How to Remain Productive When Avoiding Work

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Sometimes I amaze myself at just how much work I can get done by trying to avoid other work. It’s not that I’m avoiding work altogether in such situations, but by avoiding certain tasks that I’m not particularly looking forward to doing, I somehow remain productive and find myself getting a lot of other things done in the process.

I’ve therefore learned that it’s not always best to push myself toward certain aspects of my work that I’m not looking forward to doing, instead choosing to focus on other work roles in which I can sustain productivity until I’m in “the mood” for the other work.  I learned this long ago when in school and I had a variety of coursework and subject matter to select from when studying and a variety of times and timeframes in which to conduct my studies.

Knowing What Needs to be Done

Knowing what needs to or at least should be done on a regular basis may help guide you in your efforts to still be productive while avoiding work. I personally found it beneficial to maintain lists of items that needed to be worked on or completed so that I knew how I was progressing throughout the week.

This way, if I’d met 80% of my productivity needs by Wednesday, I knew that I was well ahead of my necessary work requirements and might be able to take a break and look for other items on my to-do list that I could accomplish but that weren’t items I was necessarily seeking to avoid.

Having Options

Part of successfully avoiding work while still getting things done however, may require that you have a variety of educational-related activity options to fall back upon when you just don’t feel like tackling those more major tasks.

These backup plans for work might consist of less important duties or items that aren’t of critical importance but that still need to be done.  While they might not be as valuable, pressing, or important to the success of your overall work, they are still items that can contribute to the cause and leave you feeling somewhat productive even when you don’t feel like doing what you might consider “real” work.

Organizing you desk, computer or book bag, sorting through old paperwork, sifting through your email in-box, networking, researching, reading pertinent online articles relating to your studies, coming up with productivity enhancers, reviewing your student budget and related financials, and similar items can help further your work and productivity, but may not necessarily feel like work.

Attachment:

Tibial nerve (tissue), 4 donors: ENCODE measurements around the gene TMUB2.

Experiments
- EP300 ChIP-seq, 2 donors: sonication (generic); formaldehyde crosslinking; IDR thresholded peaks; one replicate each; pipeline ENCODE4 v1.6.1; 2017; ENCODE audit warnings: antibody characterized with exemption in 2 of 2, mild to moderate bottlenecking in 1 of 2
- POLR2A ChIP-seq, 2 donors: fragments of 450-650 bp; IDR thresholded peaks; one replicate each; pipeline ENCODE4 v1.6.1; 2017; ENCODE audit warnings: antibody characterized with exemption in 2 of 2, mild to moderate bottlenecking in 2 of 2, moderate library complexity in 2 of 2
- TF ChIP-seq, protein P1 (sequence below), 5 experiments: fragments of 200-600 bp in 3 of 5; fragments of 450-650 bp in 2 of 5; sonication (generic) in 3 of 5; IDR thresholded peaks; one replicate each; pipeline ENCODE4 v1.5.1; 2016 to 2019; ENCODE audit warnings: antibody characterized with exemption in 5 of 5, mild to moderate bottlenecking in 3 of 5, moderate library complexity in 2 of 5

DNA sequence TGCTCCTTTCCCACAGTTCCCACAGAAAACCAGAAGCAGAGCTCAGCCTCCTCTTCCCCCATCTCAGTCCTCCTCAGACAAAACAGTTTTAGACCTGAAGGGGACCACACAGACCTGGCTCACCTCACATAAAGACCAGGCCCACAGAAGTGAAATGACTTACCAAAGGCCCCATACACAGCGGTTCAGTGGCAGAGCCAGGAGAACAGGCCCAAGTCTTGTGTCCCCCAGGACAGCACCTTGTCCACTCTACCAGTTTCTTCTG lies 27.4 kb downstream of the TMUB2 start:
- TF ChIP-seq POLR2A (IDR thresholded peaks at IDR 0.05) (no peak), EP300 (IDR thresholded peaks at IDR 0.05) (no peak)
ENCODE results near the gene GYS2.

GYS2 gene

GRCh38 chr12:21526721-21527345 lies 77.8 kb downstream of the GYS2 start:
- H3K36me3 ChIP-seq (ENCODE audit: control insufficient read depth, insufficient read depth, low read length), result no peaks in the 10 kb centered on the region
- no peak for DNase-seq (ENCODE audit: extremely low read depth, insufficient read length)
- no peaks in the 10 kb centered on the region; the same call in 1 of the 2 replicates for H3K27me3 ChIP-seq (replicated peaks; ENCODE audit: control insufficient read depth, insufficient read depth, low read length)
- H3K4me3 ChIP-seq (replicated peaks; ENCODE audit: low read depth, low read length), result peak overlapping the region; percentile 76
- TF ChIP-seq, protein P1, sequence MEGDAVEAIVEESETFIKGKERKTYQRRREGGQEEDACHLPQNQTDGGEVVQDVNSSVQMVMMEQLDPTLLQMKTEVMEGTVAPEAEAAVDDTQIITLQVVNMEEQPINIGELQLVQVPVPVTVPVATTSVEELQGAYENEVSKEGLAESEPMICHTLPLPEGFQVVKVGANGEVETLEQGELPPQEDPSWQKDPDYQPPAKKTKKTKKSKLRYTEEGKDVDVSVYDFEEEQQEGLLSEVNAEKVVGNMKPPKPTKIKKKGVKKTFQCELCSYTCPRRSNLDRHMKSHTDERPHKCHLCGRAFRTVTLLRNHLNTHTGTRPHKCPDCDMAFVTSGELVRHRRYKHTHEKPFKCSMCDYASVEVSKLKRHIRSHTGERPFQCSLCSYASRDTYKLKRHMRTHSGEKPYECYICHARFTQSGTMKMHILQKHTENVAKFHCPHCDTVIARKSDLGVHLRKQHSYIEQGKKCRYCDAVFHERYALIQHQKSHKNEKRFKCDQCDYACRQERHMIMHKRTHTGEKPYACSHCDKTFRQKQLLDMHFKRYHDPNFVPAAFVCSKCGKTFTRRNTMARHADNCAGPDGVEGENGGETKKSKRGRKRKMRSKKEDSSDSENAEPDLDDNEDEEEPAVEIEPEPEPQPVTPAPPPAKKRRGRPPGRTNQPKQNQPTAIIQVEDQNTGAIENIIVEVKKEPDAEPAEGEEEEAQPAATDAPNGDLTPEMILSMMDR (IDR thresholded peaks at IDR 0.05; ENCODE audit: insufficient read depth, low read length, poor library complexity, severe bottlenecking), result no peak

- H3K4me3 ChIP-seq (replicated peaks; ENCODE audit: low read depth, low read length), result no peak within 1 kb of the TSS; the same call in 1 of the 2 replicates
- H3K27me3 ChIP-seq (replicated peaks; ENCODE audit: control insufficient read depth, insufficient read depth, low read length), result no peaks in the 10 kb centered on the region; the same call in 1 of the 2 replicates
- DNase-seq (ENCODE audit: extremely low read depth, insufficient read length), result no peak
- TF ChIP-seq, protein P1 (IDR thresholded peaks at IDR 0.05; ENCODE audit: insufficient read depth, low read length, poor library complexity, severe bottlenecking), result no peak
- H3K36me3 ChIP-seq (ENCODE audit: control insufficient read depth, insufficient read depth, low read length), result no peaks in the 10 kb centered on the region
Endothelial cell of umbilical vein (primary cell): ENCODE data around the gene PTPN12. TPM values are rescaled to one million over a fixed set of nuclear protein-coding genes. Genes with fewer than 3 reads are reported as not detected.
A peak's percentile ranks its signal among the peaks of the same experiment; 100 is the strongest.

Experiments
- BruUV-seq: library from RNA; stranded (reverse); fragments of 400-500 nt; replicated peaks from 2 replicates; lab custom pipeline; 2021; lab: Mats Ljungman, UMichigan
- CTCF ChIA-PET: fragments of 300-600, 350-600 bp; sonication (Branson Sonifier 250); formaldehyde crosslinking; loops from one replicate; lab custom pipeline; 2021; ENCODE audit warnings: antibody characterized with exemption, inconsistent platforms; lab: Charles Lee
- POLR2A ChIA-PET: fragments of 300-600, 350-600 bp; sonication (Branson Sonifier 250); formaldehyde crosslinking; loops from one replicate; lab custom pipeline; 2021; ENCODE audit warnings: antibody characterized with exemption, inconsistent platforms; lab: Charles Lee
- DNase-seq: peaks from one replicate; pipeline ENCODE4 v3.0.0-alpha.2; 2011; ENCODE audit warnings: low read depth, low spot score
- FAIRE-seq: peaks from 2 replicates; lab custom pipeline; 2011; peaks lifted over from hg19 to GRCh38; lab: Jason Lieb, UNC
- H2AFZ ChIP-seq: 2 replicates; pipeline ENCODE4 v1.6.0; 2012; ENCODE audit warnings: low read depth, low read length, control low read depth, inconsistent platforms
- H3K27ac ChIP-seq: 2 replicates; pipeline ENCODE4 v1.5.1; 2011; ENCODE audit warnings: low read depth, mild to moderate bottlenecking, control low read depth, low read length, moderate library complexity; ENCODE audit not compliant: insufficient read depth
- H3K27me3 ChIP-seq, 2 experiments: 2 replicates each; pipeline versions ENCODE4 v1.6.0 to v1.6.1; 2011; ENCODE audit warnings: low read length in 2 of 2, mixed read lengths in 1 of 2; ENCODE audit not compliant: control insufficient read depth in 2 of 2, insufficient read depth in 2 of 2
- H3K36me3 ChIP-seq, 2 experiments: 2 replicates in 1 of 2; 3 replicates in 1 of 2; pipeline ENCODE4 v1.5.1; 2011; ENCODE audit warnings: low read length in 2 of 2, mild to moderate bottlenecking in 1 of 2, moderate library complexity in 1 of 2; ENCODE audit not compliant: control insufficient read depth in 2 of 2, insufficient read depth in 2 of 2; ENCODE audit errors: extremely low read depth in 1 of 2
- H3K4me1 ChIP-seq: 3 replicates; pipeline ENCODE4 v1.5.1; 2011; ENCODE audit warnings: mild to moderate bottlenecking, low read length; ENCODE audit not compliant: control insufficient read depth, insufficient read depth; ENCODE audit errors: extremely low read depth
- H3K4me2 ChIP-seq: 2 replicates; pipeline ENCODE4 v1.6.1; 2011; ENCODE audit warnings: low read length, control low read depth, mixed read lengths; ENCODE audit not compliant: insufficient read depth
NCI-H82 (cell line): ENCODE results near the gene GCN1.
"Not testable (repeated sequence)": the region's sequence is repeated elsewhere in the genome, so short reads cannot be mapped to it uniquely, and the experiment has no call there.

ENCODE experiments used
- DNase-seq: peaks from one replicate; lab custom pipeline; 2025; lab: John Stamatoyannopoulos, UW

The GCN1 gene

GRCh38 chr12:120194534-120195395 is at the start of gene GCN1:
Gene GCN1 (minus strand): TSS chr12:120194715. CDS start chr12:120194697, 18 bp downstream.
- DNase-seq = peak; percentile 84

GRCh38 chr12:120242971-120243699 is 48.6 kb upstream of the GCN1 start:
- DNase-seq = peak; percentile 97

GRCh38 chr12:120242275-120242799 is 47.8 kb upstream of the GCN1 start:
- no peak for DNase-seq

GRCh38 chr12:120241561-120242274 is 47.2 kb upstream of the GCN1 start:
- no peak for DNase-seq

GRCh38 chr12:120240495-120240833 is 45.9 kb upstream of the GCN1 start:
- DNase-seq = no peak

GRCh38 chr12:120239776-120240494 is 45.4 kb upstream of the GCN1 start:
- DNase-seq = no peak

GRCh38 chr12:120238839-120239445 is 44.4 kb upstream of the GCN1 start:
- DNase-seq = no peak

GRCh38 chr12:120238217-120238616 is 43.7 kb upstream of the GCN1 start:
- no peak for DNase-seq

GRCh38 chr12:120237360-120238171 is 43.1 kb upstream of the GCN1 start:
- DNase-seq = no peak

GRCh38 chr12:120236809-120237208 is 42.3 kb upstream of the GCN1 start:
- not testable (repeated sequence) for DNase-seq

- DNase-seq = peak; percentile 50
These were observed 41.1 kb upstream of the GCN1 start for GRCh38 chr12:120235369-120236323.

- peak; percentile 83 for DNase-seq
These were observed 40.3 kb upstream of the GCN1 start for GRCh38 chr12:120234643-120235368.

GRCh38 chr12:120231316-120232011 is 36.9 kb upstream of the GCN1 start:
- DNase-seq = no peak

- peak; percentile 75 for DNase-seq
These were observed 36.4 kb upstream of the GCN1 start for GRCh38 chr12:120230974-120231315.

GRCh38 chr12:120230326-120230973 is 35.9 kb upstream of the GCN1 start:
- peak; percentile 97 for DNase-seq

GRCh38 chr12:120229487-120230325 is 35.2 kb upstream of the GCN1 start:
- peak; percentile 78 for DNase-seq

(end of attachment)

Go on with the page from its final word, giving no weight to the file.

Trying Different Things

Sometimes it takes trying new study techniques to make us more productive, and we might not have much time during our normal routine for exploring such efforts.  However, not feeling like taking on your regular duties could provide the opportunity to try a few new study habits.

Whether it’s an idea that’s been rattling around in the old brain for a while or just giving a new computer program or study tool a try, using time in which regular work isn’t happening could be a great way to improve future productivity or at least find out whether a new technique is worthwhile.

Picking a New Kind of Work

Sometimes all it takes for me to get more accomplished by avoiding regular work is to look for a different kind of work.  For example, since I work from home, I have the option of doing things like house or yard work rather than my regular income earning work should I not be in the mood.

This might not seem a good idea to some, but I find that it works well for me as these other activities often don’t even seem like work in the regular sense compared to sitting at a desk.  Still, they leave me getting a lot done since they’re almost like a break, and also leave me feeling productive since I’m getting things done that need to be done at some point anyway.

For those working to get their education from home, there may still be plenty of housekeeping or work-related issues that need to be handled on a regular basis. Therefore, items like cutting the grass, raking leaves, conducting minor home repairs, doing the dishes or laundry, and similar items might keep you busy while still getting something accomplished. They may need to be done anyway, and in some cases, could save you money by avoiding having to pay others to do the work for you.

How do you remain productive by dodging unimportant tasks? Share your thoughts int he comments.

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This article was written by Vivek S for the team at Just Colleges.
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